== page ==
In times of crisis, many of us face an existential dilemma that what we are doing has no real meaning. That we cannot comment on the larger picture because we spend most of our time focusing on the smaller details. Bill Cunningham, magnanimous in his humility, spent his entire career downplaying the importance of his profession. “Yes, this is a lovely diversion,” he told journalist Fern Mallis. “We get dressed every morning. It’s very important how we feel.”
And in that, I realise that there is an underlying importance in covering the lighter side of life. Because when we include the width and breadth of humanity in the conversation of fashion, we are affirming that everyone is worthy of looking and feeling good. As DKNY co-creative director and Public School co-designer Maxwell Osborne says in his W Magazine Op-Ed: “Fashion is always at its best when it looks outside of itself for inspiration and holds up a mirror to society. Sometimes we do that on the runway and sometimes when we come together as an industry and take up important causes.”
Blogger Hannah Stoudemire chose to boycott New York Fashion Week: Men’s this season for its relative silence on the Black Lives Matter movement, arranging a protest outside the Clarkson Square venue on the first day. Her main ire is that the fashion industry is quick to take up LGBQT causes like the shooting in Orlando or address global terrorism like the Paris attacks, while remaining distant from the very real cycle of death facing blacks in America. That’s not to say no one is commenting on what’s happening. Designer Willy Chavarria showed a collection at Capsule tradeshow full of cheeky racial references. The tonal clothing included a black t-shirt with “STAY BLACK” emblazoned on the front, a mocha brown one that read “BROWN POWER,” as well as “F*CK HATE, LETS BOOGIE”. And mass market brands are also stepping up and speaking out about racial injustices, most notably sneaker company Nike.
Student designers remain in a unique place where they are in a position to use their graduate collections as a platform to promote social change. Parsons student Angela Luna designed a utilitarian collection combining technical fabrics with ergonomic techniques that allow the clothes to transform into items like a backpack and a tent, as well as a vest that doubled as a flotation device. Her main inspiration were the droves of Syrian, Afghan, and Iraqi refugees fleeing their respective countries in hopes of a better life. Private Policy, a label run by fellow Parsons alumni Haoran Li and Siying Qu, used their collection as a platform to highlight the atrocities commited in the Southeast Asian fishing industry, where numerous workers are enslaved and forced to work on fishing boats in the middle of the ocean.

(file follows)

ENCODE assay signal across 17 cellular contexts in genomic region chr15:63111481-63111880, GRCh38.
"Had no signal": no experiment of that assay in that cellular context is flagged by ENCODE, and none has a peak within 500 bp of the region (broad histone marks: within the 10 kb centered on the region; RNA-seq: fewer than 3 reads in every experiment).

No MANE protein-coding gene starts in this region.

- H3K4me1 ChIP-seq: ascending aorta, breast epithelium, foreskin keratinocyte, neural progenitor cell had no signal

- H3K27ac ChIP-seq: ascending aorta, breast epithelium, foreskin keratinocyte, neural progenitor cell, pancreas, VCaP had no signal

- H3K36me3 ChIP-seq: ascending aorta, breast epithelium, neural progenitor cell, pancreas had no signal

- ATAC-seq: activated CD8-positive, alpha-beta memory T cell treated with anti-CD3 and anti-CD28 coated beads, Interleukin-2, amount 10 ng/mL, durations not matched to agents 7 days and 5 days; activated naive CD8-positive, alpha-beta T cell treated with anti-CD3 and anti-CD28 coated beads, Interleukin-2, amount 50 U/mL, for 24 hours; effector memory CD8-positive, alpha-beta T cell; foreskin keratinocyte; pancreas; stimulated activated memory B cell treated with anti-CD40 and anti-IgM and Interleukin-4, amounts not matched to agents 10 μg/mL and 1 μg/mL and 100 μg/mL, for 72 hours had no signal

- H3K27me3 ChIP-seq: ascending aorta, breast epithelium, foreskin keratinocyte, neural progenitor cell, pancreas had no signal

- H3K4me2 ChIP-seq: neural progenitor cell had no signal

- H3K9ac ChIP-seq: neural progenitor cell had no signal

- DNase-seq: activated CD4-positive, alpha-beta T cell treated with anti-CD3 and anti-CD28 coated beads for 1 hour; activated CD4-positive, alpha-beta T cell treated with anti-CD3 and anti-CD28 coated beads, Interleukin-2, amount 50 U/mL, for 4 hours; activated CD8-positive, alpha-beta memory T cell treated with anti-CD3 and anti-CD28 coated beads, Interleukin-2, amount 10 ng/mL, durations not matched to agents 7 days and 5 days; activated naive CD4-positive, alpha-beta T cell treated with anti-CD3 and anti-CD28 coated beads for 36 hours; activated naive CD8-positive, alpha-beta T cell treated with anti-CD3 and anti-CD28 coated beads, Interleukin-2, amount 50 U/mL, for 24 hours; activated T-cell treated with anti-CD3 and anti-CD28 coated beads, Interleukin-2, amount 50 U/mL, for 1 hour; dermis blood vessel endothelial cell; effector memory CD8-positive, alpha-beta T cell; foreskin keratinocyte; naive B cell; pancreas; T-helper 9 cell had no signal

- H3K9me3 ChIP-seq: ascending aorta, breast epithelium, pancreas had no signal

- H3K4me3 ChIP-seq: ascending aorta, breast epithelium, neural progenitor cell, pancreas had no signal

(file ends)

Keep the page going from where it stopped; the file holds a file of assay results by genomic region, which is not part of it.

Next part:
And in previous seasons, designers like Kerby Jean-Raymond of Pyer Moss explicity addressed the number of black lives lost to police brutality by printing the names of the deceased on a t-shirt.
But like social media slacktivism, a t-shirt has just about as much power as a hashtag. Awareness does not equal direct action, but in a small way, maybe it can help the fashion industry to question itself and the role in plays in creating diversity. Pushing for diversity on the runway—and more importantly behind it, from increasing designers of colour to buyers and merchandisers— would be a great catalyst for true change in one of the biggest industries. That said, it is far from the biggest battle black Americans are currently fighting today.
Do you believe that fashion can be a force for social change? Comment below: